World Bank global Fragility Forum: ‘Crises are the new normal’

World Bank global Fragility Forum: ‘Crises are the new normal’
6 March 2024

By the Climate Centre

The Climate Centre last week trailed the forthcoming Movement strategy for disaster risk reduction in the context of fragility, conflict and violence at the World Bank’s three-day Fragility Forum in Washington, DC that ended last Friday.  

The strategy is being developed by the German Red Cross with the IFRC, ICRC and the Climate Centre and will be rolled out later this year.

The World Bank forum encompassed four themes, including the fostering of resilience that specified exploration of “challenges around climate change vulnerability and financing gaps … resilience as it relates to peacebuilding, and supporting peaceful and inclusive community resilience to prevent violent extremism.”

The World Bank says that fragility, conflict and violence create complex risks that connect with civil wars, pandemics, and climate disasters, adding that by 2030 “over half of the world’s poor may live in affected areas”.


Anna Bjerde, its Managing Director of Operations, said in an op-ed for the forum that crises including climate-related extreme weather, disasters, and conflict “are the new normal”.

She cited the allocation by the bank of additional resources to countries at risk of instability in, for example, Benin, Cote d’Ivoire, Ghana, and Togo in West Africa “where we are targeting border communities to prevent the spread of conflict, reduce vulnerability to climate change, and strengthen local institutions.”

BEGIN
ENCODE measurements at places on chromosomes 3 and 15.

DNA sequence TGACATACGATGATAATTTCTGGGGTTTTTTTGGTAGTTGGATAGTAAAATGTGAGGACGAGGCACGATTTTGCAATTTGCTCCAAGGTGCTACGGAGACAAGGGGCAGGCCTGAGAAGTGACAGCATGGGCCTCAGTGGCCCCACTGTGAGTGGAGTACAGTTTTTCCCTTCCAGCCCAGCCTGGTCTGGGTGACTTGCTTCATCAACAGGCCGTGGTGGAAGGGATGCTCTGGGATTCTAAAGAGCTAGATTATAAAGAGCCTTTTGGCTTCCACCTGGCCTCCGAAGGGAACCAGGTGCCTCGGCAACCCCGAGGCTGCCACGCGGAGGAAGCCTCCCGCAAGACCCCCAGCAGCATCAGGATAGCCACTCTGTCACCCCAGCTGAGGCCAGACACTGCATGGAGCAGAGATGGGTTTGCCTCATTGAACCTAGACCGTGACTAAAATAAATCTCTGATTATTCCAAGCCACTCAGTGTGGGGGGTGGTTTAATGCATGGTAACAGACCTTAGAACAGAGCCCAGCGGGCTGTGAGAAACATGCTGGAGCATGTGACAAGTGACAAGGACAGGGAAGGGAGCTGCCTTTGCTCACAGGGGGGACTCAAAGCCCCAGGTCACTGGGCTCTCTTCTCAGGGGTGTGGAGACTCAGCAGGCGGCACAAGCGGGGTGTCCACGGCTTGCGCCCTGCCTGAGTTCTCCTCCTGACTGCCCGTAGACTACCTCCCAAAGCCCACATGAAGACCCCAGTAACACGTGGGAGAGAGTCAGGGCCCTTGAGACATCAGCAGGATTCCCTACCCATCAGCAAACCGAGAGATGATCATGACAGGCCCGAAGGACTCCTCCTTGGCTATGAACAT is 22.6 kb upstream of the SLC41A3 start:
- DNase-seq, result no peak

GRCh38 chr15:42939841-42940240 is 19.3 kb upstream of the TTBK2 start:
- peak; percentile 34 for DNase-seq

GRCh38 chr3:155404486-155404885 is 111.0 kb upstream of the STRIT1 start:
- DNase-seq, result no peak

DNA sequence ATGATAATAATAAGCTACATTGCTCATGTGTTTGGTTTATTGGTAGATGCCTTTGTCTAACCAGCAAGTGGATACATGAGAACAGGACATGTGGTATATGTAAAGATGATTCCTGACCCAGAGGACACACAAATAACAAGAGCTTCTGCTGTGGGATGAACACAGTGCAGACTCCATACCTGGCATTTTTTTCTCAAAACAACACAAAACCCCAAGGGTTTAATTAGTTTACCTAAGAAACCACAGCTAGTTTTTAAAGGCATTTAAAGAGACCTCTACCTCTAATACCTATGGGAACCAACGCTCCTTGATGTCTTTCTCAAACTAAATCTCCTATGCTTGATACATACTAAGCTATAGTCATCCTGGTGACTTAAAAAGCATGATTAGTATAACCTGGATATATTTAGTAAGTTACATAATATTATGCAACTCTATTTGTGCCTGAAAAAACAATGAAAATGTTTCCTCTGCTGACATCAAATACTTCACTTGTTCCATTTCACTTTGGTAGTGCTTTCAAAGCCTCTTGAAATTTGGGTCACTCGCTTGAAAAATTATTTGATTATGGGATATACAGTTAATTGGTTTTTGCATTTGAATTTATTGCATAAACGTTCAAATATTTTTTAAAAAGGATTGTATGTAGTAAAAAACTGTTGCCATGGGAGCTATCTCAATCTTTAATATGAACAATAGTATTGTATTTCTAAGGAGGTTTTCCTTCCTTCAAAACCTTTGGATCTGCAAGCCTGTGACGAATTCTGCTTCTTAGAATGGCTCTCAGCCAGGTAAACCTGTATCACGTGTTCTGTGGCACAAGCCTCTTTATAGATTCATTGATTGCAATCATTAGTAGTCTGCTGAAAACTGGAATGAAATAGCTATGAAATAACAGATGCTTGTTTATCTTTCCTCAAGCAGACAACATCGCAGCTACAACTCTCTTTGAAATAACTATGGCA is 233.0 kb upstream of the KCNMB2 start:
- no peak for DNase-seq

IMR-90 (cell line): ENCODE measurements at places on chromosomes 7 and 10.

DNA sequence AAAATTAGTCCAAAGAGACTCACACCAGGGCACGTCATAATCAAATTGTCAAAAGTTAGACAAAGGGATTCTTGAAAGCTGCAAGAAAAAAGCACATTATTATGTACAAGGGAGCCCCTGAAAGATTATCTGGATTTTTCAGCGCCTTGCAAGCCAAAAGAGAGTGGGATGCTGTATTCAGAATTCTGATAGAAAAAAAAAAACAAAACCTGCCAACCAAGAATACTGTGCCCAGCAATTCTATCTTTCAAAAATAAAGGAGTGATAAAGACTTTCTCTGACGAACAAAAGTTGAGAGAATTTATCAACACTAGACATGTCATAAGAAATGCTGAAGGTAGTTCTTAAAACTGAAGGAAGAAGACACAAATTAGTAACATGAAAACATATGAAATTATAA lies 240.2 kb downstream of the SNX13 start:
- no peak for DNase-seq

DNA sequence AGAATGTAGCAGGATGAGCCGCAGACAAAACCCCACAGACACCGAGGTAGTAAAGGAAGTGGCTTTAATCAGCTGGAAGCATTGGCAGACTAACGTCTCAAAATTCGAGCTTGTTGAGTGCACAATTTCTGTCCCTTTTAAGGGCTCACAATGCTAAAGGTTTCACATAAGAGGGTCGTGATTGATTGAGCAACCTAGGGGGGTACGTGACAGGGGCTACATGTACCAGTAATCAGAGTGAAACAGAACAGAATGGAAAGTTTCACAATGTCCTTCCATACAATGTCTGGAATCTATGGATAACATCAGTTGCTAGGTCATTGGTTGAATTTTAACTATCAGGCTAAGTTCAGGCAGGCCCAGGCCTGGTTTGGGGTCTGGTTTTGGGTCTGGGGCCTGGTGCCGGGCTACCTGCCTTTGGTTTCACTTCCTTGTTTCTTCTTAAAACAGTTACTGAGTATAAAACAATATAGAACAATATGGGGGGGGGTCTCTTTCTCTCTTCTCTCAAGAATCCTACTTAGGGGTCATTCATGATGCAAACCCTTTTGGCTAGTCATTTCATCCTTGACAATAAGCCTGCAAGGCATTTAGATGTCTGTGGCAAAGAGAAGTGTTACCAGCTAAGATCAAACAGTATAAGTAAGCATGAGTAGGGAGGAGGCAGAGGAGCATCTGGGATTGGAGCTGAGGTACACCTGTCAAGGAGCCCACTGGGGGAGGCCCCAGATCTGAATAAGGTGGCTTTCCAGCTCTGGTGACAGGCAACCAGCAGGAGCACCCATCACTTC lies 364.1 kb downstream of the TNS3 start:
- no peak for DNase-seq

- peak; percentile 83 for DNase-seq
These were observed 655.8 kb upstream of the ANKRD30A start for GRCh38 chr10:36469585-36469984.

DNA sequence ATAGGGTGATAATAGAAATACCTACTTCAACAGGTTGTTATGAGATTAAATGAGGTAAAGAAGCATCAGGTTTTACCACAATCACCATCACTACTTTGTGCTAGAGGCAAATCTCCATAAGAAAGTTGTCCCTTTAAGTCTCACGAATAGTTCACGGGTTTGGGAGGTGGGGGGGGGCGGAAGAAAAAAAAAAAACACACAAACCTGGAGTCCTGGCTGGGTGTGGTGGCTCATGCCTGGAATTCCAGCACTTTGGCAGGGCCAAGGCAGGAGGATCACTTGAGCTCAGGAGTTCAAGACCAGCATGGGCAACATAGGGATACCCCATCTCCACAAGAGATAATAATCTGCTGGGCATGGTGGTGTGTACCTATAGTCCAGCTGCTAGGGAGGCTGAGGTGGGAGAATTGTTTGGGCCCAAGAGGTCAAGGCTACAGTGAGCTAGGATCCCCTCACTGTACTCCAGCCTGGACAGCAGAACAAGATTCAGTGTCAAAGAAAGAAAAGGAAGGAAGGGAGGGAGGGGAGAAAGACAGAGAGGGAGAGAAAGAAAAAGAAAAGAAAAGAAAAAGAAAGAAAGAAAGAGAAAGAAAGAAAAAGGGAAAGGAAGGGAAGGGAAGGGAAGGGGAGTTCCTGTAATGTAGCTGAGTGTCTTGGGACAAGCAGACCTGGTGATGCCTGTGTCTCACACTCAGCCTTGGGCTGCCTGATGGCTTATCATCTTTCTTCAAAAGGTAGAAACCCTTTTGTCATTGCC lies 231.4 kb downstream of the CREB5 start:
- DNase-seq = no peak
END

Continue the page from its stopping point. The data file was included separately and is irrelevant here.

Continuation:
Bjerde added: “Climate will increasingly drive migration: we estimate that by 2050, the world could see 216 million people compelled to migrate within their own countries due to climate change.”

The Climate Centre was represented at the forum by its innovation lead, Pablo Suarez, as well as technical advisers Sarah Gale and Andrew Kruczkiewicz.

“We heard from heads of state, young refugees, and many others about what should be obvious but still remains hard to overstate: climate and conflict can cause conditions of extreme suffering,” said Suarez.

“It is crucial to re-imagine humanitarian work for the most vulnerable in those places where climate risks are part of a complex web of changing threats.”

Climate Centre cartoons on display at the forum “inspired critical discussions about the intersection between climate, conflict and displacement,” he added.

‘Urgent need’

The centre’s Catalina Jaime, who leads on climate and conflict, says the forum “represents a very important step towards putting people whose lives, livelihoods and well-being have been severely impacted by war and violence at the forefront of climate action policy and practice.

“This is at the core of the COP28 declaration on climate, relief, recovery and peace whose implementation will be discussed next week at Wilton Park.

“There is an urgent need for investment in climate action to avoid aggravated impacts that will reduce vulnerable people’s resilience still further.”

The Climate Centre continues supporting the Red Cross Red Crescent Movement and partners with climate action for people affected by conflict, including scientific advice on the integration of climate risks into ICRC operations worldwide.

The hybrid Washington, DC forum included both high-level panel discussions and technical sessions, as well as “creative and interactive learning events to engage participants, promote networking, highlight successes, and showcase innovations”.

There were “talk-shows to showcase entrepreneurs, artists, and athletes, lightning talks around innovations … and a technology segment [showcasing] cutting-edge tools and techniques.”

WFP food aid in Kabul, Afghanistan, long a conflict state also acutely affected by climate impacts, particularly drought. It’s also one of the conflict-affected countries for which the Climate Centre has generated detailed advice on climate impacts. The photo was among those used by the World Bank to illustrate the 2024 Fragility Forum in Washington, DC last week. (Photo: WFP via World Bank)